Wednesday, September 15th, 2010
Words vs. Tone: Candidates Must Balance the Two
Wherever you are in the country, there was probably an election for some office yesterday. Here in Washington, DC, incumbant mayor Adrian Fenty lost to City Council Chairman, Vincent Gray. The news is nothing shocking, people win and lose elections all of the time. What stands out in this election is the front page of today’s Washington Post. Where the caption under the photo reads, “Despite spending nearly $5 Million on his reelection and pleading for forgiveness for his “mistakes,” the returns indicated that Adrian M. Fenty could not turn around an election that became a referendum on his personality and overbearing style.”
This painful lesson was a fantastic reminder to all who have to communicate as a part of their jobs: politicians, executives, sales people, middle-managers, recent graduates looking for their first opportunity, that 93% of your impact is based on your voice tone and body language. Your words, are only 7%. So you may have great ideas, or even mediocre ones…but if you have an abrasive personality and overbearing attitude, your audience (be it an audience of 1 or 1 million) won’t care about anything you say.
Few can argue against improving education beyond its current status. However, it’s easy to get turned off by forceful delivery, an appearance of not being open to countering ideas, and a lack of listening skills. These are all areas where Mayor Fenty acknowledged were his shortcomings in his television ads and interviews. If Washingtonians thought back to the blizzards earlier this year, they would recall the defensive tone he had while answering questions about trash removal, plowing, and when the city would be back to normal. In fact, he even went on the attack against the interviewer as if to imply, “who are you to challenge me?”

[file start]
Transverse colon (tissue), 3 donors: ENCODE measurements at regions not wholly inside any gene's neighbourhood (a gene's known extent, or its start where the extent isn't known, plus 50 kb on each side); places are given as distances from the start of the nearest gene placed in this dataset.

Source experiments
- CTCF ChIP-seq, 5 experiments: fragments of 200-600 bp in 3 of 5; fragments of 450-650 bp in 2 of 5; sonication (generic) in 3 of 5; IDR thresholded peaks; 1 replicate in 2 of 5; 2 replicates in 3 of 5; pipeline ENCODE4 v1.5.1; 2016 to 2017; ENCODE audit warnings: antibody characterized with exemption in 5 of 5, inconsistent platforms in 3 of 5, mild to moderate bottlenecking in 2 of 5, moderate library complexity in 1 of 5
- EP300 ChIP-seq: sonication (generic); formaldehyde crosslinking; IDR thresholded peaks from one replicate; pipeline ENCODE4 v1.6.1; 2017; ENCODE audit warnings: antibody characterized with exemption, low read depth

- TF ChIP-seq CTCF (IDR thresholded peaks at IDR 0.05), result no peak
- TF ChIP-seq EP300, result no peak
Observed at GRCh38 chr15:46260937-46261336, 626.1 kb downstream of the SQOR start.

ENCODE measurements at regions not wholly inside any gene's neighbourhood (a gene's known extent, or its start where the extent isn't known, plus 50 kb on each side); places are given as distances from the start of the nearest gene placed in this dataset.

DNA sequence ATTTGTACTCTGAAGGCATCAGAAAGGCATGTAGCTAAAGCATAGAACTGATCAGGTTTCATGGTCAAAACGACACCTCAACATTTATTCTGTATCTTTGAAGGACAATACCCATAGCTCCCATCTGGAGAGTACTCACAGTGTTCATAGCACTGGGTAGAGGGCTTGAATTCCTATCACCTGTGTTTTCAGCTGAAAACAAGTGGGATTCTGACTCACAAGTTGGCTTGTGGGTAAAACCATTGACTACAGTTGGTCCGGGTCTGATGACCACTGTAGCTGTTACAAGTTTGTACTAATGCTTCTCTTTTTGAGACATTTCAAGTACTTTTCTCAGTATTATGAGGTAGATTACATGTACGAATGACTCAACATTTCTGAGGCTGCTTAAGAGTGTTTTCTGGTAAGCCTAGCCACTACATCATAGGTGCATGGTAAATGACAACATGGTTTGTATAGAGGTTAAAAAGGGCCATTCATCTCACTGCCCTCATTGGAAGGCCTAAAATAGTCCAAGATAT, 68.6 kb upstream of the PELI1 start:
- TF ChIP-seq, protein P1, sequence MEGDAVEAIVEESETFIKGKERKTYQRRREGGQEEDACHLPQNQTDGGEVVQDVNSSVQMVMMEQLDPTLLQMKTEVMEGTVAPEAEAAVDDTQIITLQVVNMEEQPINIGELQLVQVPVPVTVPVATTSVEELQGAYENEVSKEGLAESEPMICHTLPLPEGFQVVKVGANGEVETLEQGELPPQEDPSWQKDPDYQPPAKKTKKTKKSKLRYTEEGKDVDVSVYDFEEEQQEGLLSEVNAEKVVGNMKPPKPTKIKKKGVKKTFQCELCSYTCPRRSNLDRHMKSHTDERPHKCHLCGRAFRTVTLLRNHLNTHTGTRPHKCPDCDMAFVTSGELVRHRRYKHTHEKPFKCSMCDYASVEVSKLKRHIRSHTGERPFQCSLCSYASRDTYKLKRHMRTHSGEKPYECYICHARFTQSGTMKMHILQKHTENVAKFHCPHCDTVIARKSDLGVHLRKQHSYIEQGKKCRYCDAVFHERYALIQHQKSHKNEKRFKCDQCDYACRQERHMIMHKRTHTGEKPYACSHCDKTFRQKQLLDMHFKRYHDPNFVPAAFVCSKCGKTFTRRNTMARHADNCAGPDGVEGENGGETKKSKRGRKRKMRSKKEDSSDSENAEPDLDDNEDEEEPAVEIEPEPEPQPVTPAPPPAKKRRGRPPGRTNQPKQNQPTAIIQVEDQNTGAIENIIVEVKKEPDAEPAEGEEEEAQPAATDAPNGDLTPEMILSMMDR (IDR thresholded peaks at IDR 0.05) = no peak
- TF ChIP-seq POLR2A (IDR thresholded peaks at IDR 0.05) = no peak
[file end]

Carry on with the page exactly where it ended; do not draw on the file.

Take GOP Candidate, Phil Davison’s campaign speech.
He fluctuated between sounding angry and crazy, that it was too difficult to focus on what he was actually saying. He kept wandering away from the lectern, but hadn’t practiced enough to remember more than five or six words at a time, so he appeared to be frantically wandering back and forth, and not under control. He, too, was defeated in his primary election a while back, and no one was surprised based on this performance.
Attitude and tone in a media interview, job interview, business meeting, campaign speech, or general presentation can make or break your success. Remember to maximize your 93%, make sure what you say matches how you say it, and remember that the ears listening are connected to a living, breathing, feeling person. If you don’t think about their possible response in advance of stating your message, you’ll never connect and gain their respect or trust to the degree that you would like. My workshops help speakers of all kinds, understand and manage their message and delivery for optimum success. I can help you too!
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